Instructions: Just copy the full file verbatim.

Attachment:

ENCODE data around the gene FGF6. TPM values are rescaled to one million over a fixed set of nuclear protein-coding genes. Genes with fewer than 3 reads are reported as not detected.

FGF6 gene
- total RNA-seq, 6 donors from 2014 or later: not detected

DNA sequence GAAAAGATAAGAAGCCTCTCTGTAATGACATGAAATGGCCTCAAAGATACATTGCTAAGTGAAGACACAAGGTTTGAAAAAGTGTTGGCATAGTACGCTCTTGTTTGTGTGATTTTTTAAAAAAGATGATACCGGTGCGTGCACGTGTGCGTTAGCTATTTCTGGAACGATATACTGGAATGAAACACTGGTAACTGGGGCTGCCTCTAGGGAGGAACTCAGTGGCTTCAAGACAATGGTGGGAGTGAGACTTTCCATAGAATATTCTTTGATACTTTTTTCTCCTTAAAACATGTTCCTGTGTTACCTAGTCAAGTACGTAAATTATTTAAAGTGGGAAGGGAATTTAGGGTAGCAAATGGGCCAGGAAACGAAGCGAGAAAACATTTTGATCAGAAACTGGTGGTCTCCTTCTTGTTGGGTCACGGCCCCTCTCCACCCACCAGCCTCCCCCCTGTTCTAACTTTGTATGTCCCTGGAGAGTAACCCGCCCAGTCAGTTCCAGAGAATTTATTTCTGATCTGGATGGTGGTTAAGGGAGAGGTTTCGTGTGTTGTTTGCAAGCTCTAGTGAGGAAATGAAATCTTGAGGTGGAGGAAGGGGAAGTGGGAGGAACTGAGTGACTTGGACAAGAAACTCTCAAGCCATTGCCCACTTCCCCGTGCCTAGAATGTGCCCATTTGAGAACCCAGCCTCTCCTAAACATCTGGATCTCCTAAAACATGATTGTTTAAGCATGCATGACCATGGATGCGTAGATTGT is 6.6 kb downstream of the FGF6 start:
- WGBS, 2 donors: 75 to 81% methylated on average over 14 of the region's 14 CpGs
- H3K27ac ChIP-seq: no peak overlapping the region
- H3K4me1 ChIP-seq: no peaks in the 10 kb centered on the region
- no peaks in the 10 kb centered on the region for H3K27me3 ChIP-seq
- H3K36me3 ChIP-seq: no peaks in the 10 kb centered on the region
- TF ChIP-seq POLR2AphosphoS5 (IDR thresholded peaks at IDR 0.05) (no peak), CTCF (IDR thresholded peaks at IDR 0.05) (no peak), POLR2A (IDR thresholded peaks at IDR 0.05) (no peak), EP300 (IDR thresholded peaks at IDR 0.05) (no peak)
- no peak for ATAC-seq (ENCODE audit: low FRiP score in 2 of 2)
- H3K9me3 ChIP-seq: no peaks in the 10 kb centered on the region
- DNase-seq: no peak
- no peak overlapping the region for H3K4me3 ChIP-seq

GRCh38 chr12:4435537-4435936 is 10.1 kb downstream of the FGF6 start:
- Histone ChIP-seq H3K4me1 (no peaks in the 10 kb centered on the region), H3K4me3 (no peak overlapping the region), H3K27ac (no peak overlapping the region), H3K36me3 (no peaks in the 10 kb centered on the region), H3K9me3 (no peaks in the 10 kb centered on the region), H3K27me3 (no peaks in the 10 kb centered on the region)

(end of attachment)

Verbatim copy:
ENCODE data around the gene FGF6. TPM values are rescaled to one million over a fixed set of nuclear protein-coding genes. Genes with fewer than 3 reads are reported as not detected.

FGF6 gene
- total RNA-seq, 6 donors from 2014 or later: not detected

DNA sequence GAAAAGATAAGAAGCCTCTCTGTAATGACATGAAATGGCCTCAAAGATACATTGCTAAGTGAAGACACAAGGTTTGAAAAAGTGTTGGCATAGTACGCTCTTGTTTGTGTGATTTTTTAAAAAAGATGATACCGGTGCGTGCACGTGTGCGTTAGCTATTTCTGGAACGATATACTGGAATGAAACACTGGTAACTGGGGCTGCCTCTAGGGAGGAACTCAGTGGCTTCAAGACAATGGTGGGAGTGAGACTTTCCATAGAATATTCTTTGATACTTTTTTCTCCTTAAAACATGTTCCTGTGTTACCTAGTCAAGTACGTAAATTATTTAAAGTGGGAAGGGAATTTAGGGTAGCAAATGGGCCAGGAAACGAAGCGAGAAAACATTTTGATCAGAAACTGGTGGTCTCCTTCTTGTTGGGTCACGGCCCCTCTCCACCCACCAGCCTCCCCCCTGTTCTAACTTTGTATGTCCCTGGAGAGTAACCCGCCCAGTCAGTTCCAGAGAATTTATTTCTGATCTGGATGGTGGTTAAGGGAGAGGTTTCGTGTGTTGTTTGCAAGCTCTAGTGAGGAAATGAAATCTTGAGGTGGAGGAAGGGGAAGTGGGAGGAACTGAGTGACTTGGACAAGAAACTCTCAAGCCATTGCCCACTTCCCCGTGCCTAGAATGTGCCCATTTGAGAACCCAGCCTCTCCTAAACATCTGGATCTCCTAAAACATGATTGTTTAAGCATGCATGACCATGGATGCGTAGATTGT is 6.6 kb downstream of the FGF6 start:
- WGBS, 2 donors: 75 to 81% methylated on average over 14 of the region's 14 CpGs
- H3K27ac ChIP-seq: no peak overlapping the region
- H3K4me1 ChIP-seq: no peaks in the 10 kb centered on the region
- no peaks in the 10 kb centered on the region for H3K27me3 ChIP-seq
- H3K36me3 ChIP-seq: no peaks in the 10 kb centered on the region
- TF ChIP-seq POLR2AphosphoS5 (IDR thresholded peaks at IDR 0.05) (no peak), CTCF (IDR thresholded peaks at IDR 0.05) (no peak), POLR2A (IDR thresholded peaks at IDR 0.05) (no peak), EP300 (IDR thresholded peaks at IDR 0.05) (no peak)
- no peak for ATAC-seq (ENCODE audit: low FRiP score in 2 of 2)
- H3K9me3 ChIP-seq: no peaks in the 10 kb centered on the region
- DNase-seq: no peak
- no peak overlapping the region for H3K4me3 ChIP-seq

GRCh38 chr12:4435537-4435936 is 10.1 kb downstream of the FGF6 start:
- Histone ChIP-seq H3K4me1 (no peaks in the 10 kb centered on the region), H3K4me3 (no peak overlapping the region), H3K27ac (no peak overlapping the region), H3K36me3 (no peaks in the 10 kb centered on the region), H3K9me3 (no peaks in the 10 kb centered on the region), H3K27me3 (no peaks in the 10 kb centered on the region)